Racial and Ethnic Differences Among Medicare Beneficiaries

Citation metadata

Date: Summer 2000
From: Health Care Financing Review(Vol. 21, Issue 4)
Publisher: Superintendent of Documents
Document Type: Article
Length: 730 words

Document controls

Main content

Article Preview :

The Medicare Current Beneficiary Survey (MCBS) collects detailed data on beneficiaries' use of, access to, and satisfaction with care. The large sample size allows for analysis by several racial and ethnic categories. Because race and ethnicity are reported separately in the MCBS, any beneficiary who reported their ethnicity as Hispanic, regardless of whether they reported their race as white or black, was classified as Hispanic for this article. Thus, the categories can be accurately defined as white non-Hispanic, black non-Hispanic, and Hispanic. In 1998, 82 percent of the 39.8 million Medicare beneficiaries were white non-Hispanic. About 9 percent of Medicare beneficiaries (or 3.5 million) were black non-Hispanic, and 7 percent (or 2.6 million) were Hispanic.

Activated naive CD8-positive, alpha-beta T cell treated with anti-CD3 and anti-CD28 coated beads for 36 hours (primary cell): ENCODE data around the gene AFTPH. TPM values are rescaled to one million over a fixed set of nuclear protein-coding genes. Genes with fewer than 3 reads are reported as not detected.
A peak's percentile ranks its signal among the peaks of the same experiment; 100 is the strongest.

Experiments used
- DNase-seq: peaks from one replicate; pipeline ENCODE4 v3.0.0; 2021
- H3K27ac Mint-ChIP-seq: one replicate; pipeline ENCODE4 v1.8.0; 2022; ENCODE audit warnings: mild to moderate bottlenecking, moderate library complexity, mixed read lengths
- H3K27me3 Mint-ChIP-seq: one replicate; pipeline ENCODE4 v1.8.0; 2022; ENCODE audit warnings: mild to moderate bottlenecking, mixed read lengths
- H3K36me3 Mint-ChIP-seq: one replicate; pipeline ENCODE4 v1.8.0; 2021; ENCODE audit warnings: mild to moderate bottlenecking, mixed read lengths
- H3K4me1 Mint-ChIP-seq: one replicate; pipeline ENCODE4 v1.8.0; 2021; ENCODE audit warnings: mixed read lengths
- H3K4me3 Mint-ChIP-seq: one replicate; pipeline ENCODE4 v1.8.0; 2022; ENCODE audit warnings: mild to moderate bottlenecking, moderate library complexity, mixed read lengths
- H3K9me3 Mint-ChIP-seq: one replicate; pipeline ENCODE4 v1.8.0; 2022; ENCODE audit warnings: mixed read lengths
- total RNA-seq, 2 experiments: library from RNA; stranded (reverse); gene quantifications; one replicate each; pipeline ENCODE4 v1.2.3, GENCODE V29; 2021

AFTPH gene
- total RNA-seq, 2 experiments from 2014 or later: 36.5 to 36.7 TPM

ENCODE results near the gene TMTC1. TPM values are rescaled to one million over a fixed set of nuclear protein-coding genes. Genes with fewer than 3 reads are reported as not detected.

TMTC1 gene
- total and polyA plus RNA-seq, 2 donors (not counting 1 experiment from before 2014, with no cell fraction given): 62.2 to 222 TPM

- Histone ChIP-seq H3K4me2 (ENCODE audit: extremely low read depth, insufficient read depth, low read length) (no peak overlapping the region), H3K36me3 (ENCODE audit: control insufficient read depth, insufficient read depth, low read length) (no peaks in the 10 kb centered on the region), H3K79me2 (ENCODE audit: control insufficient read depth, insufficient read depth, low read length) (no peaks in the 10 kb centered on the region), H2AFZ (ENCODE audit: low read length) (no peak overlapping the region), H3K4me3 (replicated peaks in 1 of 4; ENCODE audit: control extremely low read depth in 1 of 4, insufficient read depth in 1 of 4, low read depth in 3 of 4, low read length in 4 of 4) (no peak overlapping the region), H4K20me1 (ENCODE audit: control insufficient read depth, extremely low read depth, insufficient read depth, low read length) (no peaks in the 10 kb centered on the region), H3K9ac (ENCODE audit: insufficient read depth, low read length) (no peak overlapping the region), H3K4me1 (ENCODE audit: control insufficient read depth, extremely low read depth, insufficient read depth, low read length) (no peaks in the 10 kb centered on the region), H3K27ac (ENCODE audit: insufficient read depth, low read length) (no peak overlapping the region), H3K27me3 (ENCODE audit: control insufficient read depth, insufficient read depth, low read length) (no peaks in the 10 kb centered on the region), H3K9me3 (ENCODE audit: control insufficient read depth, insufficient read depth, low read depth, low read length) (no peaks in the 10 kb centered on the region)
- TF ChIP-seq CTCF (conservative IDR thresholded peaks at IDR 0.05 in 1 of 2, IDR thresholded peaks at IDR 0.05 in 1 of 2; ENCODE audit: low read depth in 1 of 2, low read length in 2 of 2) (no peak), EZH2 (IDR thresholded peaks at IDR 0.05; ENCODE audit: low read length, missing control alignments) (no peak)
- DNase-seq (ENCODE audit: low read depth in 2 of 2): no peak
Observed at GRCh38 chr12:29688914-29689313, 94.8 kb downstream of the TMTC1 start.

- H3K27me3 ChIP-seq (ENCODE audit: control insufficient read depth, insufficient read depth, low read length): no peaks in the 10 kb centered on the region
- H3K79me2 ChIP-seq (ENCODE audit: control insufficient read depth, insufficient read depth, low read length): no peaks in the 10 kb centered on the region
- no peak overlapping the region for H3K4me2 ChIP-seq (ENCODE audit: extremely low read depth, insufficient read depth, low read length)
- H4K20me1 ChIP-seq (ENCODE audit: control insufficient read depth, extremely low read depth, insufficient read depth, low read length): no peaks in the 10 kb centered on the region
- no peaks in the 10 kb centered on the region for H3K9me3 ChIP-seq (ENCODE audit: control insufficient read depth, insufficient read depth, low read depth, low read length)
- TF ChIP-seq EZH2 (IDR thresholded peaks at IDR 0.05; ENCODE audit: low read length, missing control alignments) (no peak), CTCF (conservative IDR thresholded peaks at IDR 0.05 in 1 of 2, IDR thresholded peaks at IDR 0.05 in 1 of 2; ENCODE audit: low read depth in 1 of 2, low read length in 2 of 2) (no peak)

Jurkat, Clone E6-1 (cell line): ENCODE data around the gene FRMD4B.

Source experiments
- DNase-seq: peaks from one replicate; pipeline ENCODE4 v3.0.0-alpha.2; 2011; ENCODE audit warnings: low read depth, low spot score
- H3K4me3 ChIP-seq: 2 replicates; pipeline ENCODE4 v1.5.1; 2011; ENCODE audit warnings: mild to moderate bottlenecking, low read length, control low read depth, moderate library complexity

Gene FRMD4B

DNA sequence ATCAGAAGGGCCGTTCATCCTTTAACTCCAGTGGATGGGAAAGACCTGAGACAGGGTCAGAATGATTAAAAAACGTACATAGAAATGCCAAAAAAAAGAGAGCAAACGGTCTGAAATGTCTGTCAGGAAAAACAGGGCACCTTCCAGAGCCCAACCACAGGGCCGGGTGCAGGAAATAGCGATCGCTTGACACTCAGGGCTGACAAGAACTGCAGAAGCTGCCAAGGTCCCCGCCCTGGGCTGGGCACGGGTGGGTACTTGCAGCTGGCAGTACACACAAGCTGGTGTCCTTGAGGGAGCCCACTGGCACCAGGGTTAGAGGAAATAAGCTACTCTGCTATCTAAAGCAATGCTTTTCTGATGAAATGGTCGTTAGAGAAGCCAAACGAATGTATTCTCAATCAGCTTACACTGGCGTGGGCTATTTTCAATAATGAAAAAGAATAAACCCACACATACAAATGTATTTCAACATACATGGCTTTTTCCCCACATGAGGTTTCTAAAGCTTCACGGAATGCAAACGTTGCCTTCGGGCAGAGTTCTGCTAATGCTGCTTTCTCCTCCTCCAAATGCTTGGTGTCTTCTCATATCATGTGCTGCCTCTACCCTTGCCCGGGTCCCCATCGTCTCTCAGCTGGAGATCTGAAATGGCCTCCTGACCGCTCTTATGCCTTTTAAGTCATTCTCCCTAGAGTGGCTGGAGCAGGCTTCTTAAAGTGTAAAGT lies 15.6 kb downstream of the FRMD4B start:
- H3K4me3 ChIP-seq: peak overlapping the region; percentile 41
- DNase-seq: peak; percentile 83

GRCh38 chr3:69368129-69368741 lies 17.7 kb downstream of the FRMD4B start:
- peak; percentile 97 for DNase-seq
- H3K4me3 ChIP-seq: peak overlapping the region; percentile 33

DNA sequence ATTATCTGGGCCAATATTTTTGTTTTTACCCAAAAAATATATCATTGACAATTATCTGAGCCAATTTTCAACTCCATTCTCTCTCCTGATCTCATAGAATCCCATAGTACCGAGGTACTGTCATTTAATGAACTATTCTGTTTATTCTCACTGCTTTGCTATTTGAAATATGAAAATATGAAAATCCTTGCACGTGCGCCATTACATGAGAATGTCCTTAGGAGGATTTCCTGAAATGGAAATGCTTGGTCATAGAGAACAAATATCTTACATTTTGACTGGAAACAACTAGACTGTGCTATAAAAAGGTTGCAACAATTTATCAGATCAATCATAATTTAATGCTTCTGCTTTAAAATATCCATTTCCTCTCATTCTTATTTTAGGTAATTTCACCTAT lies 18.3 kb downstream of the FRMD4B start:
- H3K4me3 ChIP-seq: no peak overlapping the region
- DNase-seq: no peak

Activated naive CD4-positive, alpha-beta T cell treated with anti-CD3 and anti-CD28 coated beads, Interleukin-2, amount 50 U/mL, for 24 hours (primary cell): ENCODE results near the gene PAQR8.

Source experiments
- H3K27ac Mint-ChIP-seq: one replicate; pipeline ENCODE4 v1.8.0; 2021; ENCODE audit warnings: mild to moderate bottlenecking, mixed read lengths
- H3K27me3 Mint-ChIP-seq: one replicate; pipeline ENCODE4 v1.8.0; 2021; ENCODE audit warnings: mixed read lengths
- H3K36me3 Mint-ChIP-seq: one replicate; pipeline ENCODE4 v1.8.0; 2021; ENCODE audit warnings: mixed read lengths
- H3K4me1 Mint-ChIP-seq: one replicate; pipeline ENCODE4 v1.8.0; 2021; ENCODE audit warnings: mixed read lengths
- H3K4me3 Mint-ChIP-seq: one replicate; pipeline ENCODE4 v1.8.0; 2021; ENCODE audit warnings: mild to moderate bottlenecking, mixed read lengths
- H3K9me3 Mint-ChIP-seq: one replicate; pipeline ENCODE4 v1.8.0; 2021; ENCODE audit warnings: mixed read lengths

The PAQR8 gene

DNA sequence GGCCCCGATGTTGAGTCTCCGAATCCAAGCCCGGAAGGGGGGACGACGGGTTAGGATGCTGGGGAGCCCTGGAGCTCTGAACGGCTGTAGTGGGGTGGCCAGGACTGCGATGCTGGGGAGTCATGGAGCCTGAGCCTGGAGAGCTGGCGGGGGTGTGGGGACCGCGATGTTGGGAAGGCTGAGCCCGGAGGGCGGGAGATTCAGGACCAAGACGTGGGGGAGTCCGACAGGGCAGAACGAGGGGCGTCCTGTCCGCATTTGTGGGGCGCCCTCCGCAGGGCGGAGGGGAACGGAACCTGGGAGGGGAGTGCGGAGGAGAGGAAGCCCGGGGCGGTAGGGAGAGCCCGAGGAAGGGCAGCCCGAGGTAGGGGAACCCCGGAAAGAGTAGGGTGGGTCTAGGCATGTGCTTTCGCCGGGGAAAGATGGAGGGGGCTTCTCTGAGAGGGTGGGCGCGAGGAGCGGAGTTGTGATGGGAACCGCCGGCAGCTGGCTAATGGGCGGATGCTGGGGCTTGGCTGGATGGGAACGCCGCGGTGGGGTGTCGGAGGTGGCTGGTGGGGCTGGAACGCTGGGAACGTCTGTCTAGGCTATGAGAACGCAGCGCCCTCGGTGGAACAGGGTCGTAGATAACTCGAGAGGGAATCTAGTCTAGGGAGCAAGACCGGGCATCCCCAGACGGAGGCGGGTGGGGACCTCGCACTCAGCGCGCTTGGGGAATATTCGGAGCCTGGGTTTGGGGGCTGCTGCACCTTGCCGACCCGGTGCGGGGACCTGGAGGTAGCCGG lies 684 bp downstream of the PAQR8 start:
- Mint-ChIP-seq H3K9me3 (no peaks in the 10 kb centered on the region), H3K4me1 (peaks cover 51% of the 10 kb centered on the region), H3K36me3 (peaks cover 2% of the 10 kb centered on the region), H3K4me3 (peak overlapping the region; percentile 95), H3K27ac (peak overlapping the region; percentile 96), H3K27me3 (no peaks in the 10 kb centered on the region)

* Twenty-five percent of black beneficiaries and 21 percent of Hispanic beneficiaries qualified for Medicare due to a disability versus only about 11 percent of white beneficiaries.

* About 40 percent of white beneficiaries and only about 25 percent of black and Hispanic beneficiaries reported that they were in "Excellent" or "Very Good" health. Conversely, over 40 percent of black and Hispanic beneficiaries reported their health to be "Fair"...

Source Citation

Source Citation   

Gale Document Number: GALE|A71060810